The Fan restaurant Six Burner will soon become Heritage, thanks to chef and New Jersey native Joe Sparatta, who with two partners last week bought the eatery from owner Ry Marchant.
Sparatta, 30, moved to Richmond in 2011 and has spent the past year working at Marchant’s other restaurant, Pasture, on East Grace Street. With their newly acquired majority stake in Six Burner, Sparatta, his wife, Emilia, and brother-in-law Mattias Hägglund will close the restaurant at West Main and Vine streets next month and reopen it in October as Heritage.
BizSense caught up with Sparatta last week to chat about Heritage, his background and what it takes to run a successful restaurant in Richmond.
The following is an edited transcript.
Richmond BizSense: How does your deal with Ry Marchant work? Do you now own Six Burner?
Joe Sparatta: We’re buying out the majority of the business. Ry is still going to be a partner. He owns the building, and he’ll be maintaining a minority share.
RBS: When did you find out it was for sale?
JS: It was never really up for sale. He approached us with an offer. I’ve been working at Pasture for the past year, but since I started there I made it very clear that I wanted to open my own restaurant.
It was challenging to find a space with limited funding, and he had managed to successfully use historic tax credits to open Pasture. We wanted to get his advice, so the three of us approached him with our idea. My full intentions to find a space for a restaurant were put out there. That’s when he brought up the idea of buying Six Burner.
RBS: Why was he selling?
JS: He’d put a lot of himself into that restaurant, and I think he was ready to take a step back.
RBS: Why did you move from New Jersey to Richmond?
JS: My wife’s family is from here. We had a couple of offers to open a restaurant up north, but it’s just really challenging as far as financing goes. At Elements, the restaurant we opened in Princeton, N.J., our liquor license was $750,000, and the build-out was $5 million.
Aside from that, I’m really loving the sense of community [in Richmond] — especially the chef community. Everybody is really trying to help each other out. It’s not always that way up north. And I think there is a lot of room for growth here. I think Richmond is becoming the kind of dining destination that Charleston, S.C., is.
We really need to try and connect those dots. A lot of times people coming from New York City will stop in D.C. but will skip Richmond on their way to Charleston. I think we can add to the growing body of great chefs and restaurants doing great things here in Richmond.
RBS: When are you shutting down Six Burner?
Saturday, Sept. 8, is its final service. We’ll get in after that and do some renovations. We should be open Oct. 2.
RBS: How’d you get into the restaurant business?
JS: I’ve been doing this since I was 14. My father was a chef, and I was sort of forced into the restaurant industry to keep me off the street and out of trouble.
My father was the chef at the Ryland Inn. [The Ryland Inn was a well-known French restaurant in Whitehouse Station, N.J. It closed in 2007 after a flood cracked one of the load-bearing beams in the building.] I worked there for a time, and after that I knocked around the typical Italian restaurants in New Jersey.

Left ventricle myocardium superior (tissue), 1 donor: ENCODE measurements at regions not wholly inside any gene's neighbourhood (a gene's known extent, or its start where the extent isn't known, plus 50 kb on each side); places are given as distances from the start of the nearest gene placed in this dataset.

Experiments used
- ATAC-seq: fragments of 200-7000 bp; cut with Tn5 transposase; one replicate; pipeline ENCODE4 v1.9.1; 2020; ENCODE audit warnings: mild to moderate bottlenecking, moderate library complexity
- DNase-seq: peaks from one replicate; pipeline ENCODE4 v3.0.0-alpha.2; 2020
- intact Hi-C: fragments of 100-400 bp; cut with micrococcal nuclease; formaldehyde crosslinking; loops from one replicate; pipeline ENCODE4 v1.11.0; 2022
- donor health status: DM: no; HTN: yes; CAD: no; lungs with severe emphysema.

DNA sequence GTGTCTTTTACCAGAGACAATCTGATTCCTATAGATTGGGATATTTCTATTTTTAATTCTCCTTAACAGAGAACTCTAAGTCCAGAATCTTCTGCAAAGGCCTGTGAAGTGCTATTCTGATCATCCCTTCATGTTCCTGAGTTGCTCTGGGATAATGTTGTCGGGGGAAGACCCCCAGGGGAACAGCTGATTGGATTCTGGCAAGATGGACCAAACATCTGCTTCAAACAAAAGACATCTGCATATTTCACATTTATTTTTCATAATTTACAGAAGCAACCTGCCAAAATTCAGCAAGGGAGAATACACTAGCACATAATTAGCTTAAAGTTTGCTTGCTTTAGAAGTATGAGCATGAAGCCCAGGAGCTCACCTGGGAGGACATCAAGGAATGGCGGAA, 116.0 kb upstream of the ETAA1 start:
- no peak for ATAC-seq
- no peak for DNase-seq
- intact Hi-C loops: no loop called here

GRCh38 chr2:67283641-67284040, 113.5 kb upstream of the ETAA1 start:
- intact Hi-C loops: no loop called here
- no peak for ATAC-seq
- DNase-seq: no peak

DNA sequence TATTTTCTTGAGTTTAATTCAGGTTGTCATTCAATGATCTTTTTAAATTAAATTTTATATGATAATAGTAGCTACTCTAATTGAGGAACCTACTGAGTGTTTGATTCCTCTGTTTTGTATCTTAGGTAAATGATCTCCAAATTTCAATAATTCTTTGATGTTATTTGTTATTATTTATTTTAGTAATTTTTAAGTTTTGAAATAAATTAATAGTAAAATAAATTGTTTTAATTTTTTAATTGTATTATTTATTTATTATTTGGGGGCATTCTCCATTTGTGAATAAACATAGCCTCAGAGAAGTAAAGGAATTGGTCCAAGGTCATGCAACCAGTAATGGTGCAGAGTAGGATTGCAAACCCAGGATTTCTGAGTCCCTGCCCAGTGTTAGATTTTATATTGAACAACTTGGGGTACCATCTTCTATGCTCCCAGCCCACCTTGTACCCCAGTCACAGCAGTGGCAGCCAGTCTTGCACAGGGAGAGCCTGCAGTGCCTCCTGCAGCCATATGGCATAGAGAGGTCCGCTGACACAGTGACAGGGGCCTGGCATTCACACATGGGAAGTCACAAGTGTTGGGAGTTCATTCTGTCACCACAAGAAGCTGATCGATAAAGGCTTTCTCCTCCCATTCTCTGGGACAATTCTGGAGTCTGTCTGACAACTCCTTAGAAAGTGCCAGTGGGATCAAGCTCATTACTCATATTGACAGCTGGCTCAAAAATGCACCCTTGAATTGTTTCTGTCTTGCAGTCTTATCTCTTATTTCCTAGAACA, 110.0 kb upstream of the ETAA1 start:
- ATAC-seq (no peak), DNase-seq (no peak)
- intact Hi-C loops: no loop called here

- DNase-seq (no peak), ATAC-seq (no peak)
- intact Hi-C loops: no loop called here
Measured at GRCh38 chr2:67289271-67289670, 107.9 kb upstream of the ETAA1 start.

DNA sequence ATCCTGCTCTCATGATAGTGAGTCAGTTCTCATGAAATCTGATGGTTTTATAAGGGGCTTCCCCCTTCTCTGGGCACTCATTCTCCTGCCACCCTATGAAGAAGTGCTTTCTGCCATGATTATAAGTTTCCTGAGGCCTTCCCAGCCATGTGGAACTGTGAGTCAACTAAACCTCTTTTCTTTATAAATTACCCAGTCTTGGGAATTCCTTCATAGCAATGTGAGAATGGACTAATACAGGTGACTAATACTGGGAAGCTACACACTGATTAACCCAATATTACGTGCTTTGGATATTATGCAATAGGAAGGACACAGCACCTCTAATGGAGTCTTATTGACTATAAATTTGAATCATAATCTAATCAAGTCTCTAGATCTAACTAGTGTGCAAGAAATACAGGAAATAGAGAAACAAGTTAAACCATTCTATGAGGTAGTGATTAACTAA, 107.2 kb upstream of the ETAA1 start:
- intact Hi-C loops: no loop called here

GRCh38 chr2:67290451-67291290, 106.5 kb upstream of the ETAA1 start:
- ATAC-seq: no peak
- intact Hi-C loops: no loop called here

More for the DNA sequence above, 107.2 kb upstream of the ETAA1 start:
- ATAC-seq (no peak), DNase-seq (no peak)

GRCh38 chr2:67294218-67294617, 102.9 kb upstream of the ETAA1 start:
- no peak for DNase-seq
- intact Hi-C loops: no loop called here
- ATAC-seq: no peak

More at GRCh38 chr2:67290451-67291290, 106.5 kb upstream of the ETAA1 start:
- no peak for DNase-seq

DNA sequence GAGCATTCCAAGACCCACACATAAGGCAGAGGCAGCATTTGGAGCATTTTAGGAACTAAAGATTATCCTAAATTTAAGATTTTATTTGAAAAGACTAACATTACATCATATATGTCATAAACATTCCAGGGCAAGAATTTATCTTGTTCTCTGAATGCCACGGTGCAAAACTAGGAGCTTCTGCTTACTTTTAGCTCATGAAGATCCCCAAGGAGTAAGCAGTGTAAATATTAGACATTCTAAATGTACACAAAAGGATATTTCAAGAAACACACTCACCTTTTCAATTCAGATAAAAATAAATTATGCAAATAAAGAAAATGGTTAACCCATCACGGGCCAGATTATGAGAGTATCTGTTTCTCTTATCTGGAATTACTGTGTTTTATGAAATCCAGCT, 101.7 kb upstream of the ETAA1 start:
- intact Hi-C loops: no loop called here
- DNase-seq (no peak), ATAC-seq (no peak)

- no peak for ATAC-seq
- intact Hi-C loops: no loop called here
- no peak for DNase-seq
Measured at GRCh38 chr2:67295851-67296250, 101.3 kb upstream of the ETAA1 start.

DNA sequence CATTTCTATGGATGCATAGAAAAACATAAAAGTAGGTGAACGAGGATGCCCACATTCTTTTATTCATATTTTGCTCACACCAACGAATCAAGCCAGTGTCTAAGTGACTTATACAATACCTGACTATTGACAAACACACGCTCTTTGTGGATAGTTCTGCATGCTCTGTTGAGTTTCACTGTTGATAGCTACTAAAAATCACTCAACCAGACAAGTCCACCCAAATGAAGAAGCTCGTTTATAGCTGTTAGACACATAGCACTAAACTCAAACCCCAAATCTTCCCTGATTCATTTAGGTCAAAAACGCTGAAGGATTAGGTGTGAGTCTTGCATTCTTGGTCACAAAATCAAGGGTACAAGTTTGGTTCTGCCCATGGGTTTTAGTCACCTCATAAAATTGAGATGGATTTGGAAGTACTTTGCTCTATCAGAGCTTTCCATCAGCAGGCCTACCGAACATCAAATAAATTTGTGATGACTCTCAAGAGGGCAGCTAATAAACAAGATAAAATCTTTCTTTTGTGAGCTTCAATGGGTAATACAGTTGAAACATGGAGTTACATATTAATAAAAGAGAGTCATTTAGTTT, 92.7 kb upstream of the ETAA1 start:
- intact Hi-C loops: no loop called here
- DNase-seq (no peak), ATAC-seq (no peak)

I was getting pretty tired of it all. So I walked into the Ryland Inn. I talked to Chef Craig Shelton, told him my father had worked here, that I had lived on the grounds and I convinced him to let me help out. I started out working for free for several weeks, and then I started making $6 an hour there for about a year. But it was an incredible learning experience.
I learned to cook in the traditional French style, which is pretty much forced labor and you work your way up. But it was great experience. They were all about teaching and growing cooks into real chefs. By the time I left, I had worked at every station in the kitchen.
RBS: The restaurant industry is notoriously difficult. What’s the secret to a successful restaurant?
JS: It’s really just focusing on your margins and keeping your costs down. The people who just want to throw food on a plate or mix drinks without costing things out — that’s when you fail.
It’s a huge risk, and we know what we’re getting into. The margins you make are slim. But you don’t get into this job to make a lot of money. If we make enough to live and be happy with what I do, that’s enough for me. We’re going to really monitor our costs and focus on getting people in the chairs.
We know we have to keep the price points low. It’s challenging, going from a $32 halibut entree to an $18 flounder entree. And even that’s a lot for down here. Money is tight right now for everybody, and it’s important to remember that.
RBS: There are a lot of restaurants opening locally. How are you going to stand out?
JS: The food we’re doing is going to be elevated. I think Mattias also brings a lot to the equation as well. His cocktail work is some of the best in Richmond, some of the best in Virginia. Up at Elements, he was getting a lot of national press.
He has a great taste for affordable wines. My wife has a great palate for wine, and we’ll have a great wine list. Most people are lucky to have two of those things: a great menu, great cocktails and wine list.
I think having the three of us as a team — we have some serious training.